After returning from the summit on Friday, Bush visited the British Embassy in Washington and signed a book of condolence and laid a wreath in front of the ambassador's residence.Really? Try telling that to Londoners.
Bush said the London attacks were a reminder of the "evil" of the Sept. 11 attacks and underscored that the United States and its allies were fighting a "global war on terror."
"We will stay on the offense, fighting the terrorists abroad so we do not have to face them at home," Bush said.
You know, the way Bush tells it, you'd think the Army had successfully enclosed the Middle East in a gigantic Ziploc bag, hermetically sealing it off from the rest of the world and preserving the tangy freshness of the Fertile Crescent -- all at the same time!
If we know anything about Al Qaeda, we know that it's not a traditional foe, based in one nation and moving as a coherent army. There isn't some neatly-drawn red line on a map where we're holding the bad guys back -- the 17th Parallel, the 38th Parallel, the 59th Street Bridge, etc. I know this is a complicated concept for some of the war's architects, but it really is entirely possible for a fluid collection of terrorist cells like Al Qaeda to operate simultaneously in Afghanistan, Iraq, Pakistan, and Western cities. They can multitask, boys. Maybe you should, too.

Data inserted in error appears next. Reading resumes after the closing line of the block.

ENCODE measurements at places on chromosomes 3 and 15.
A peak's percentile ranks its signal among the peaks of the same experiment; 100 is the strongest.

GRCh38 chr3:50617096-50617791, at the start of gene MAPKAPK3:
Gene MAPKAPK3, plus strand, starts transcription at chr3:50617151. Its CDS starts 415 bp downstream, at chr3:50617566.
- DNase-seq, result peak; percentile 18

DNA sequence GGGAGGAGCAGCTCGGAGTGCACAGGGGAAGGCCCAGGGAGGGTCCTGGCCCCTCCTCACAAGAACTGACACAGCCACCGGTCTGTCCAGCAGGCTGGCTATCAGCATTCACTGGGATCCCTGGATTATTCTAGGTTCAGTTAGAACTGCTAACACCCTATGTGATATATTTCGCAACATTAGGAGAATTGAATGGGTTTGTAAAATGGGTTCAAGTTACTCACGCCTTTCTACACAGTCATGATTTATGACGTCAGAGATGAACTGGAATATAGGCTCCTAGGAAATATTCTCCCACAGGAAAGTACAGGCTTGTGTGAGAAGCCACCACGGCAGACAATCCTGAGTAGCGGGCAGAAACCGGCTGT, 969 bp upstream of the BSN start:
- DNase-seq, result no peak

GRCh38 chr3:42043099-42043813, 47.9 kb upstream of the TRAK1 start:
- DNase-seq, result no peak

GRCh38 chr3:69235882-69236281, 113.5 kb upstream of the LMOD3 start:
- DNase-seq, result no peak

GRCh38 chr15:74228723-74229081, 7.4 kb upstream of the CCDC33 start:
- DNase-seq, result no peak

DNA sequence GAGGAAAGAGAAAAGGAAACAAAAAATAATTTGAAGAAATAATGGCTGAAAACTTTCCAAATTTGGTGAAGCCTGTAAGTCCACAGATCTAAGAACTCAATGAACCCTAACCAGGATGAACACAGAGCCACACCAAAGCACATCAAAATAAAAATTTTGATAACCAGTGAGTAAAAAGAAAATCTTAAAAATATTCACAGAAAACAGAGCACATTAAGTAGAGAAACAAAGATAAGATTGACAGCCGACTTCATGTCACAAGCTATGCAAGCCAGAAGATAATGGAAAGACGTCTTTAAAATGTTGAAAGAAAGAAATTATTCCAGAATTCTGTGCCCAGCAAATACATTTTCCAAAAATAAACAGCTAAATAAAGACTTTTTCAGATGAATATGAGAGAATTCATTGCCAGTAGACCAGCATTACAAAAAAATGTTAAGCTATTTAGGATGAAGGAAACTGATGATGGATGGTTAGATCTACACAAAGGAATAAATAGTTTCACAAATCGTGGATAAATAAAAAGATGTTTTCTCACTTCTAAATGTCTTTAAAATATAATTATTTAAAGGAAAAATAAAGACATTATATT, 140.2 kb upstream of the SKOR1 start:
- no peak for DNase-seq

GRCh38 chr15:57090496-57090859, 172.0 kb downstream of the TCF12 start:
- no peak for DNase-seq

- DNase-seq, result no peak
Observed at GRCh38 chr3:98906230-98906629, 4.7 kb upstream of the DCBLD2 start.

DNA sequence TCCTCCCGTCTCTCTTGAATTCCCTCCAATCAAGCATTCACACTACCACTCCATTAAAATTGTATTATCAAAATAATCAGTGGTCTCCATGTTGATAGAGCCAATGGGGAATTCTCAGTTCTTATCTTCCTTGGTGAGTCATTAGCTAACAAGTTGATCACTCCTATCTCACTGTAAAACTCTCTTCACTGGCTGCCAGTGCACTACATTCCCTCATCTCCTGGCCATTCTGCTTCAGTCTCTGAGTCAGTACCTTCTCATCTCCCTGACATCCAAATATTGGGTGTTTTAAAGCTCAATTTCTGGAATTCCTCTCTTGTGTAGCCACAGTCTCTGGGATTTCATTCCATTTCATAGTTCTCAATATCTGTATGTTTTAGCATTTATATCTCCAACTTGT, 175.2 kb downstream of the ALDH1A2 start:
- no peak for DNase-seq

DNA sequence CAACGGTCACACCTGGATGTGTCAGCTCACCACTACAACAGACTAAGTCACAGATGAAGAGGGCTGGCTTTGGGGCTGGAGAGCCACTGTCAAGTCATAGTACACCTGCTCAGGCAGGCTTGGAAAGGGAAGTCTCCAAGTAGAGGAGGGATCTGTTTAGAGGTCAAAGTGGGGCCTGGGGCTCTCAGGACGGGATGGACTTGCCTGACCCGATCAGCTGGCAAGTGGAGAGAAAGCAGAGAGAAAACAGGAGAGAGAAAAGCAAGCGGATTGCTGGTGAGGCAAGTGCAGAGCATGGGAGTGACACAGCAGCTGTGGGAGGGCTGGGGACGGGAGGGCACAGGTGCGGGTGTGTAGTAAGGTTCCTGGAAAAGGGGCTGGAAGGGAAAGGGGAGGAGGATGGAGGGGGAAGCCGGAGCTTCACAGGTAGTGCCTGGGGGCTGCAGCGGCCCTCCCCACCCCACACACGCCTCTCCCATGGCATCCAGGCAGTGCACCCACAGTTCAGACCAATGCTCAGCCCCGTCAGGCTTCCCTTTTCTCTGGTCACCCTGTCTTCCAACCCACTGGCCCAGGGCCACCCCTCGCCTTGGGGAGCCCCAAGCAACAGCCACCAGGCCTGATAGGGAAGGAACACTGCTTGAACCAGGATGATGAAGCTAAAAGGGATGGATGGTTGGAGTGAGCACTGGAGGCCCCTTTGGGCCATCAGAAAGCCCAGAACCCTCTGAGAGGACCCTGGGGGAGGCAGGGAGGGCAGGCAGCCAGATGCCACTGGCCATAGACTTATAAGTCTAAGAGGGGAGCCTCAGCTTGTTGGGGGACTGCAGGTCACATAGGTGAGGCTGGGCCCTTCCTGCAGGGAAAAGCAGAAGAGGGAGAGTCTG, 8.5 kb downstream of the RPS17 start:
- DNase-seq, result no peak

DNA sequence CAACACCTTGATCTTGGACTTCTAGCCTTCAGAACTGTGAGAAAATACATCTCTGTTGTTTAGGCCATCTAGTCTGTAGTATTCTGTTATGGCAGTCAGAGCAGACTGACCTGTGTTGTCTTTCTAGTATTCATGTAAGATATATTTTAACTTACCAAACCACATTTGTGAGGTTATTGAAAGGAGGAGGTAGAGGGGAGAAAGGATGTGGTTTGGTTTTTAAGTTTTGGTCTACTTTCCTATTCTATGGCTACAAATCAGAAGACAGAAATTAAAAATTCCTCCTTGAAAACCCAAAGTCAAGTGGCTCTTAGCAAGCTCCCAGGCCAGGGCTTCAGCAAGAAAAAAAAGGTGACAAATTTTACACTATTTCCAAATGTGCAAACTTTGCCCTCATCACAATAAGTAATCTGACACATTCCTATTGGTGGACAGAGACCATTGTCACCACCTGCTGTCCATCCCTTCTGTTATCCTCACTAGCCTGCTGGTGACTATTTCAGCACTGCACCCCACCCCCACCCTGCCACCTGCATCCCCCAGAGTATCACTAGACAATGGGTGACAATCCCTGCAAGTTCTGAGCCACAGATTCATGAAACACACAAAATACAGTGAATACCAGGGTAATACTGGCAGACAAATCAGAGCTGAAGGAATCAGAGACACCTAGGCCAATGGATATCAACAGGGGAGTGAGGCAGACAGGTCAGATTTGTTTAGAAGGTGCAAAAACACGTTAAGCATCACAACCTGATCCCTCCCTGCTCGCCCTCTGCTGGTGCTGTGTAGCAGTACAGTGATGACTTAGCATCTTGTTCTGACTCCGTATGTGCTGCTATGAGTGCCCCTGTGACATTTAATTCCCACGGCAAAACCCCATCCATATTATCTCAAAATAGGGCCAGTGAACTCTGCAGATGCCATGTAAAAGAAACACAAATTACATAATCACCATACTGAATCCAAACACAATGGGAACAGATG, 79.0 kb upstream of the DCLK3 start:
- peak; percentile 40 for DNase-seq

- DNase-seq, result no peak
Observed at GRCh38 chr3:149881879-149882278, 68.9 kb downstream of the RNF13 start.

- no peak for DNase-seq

I guess we shouldn't be surprised the administration thinks in such two-dimensional terms. With an attitude towards science rooted firmly in the 12th Century, I'm surprised their maps of the war don't have "Here There Be Dragons" written in the corners. They probably don't let the Sixth Fleet move past Japan for fear they'd fall off the edge of the flat Earth.